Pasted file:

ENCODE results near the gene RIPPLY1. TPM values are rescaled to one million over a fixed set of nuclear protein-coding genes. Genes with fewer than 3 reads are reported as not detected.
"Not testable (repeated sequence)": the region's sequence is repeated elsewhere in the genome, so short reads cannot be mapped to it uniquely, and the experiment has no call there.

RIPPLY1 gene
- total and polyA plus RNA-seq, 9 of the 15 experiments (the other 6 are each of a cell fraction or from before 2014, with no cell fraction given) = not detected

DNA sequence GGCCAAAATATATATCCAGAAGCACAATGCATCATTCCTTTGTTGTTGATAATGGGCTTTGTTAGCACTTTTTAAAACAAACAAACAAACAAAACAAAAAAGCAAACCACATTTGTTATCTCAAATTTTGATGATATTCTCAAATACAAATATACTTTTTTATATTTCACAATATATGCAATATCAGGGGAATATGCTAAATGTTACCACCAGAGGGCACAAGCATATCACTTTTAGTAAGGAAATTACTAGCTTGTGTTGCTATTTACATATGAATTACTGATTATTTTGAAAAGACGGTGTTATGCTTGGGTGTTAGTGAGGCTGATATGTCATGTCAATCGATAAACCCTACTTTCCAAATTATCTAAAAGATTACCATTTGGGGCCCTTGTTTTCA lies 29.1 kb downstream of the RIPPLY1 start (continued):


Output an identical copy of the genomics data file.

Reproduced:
ENCODE results near the gene RIPPLY1. TPM values are rescaled to one million over a fixed set of nuclear protein-coding genes. Genes with fewer than 3 reads are reported as not detected.
"Not testable (repeated sequence)": the region's sequence is repeated elsewhere in the genome, so short reads cannot be mapped to it uniquely, and the experiment has no call there.

RIPPLY1 gene
- total and polyA plus RNA-seq, 9 of the 15 experiments (the other 6 are each of a cell fraction or from before 2014, with no cell fraction given) = not detected

DNA sequence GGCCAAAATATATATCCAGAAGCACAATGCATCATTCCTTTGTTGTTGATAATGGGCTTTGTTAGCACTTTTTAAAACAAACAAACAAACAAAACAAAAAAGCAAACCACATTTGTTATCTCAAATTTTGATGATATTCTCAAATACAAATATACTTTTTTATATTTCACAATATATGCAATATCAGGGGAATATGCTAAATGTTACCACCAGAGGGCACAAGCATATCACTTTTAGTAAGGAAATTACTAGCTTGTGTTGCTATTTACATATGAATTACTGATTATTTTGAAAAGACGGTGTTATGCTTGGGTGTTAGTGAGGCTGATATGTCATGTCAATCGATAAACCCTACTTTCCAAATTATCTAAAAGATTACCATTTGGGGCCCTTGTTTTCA lies 29.1 kb downstream of the RIPPLY1 start (continued):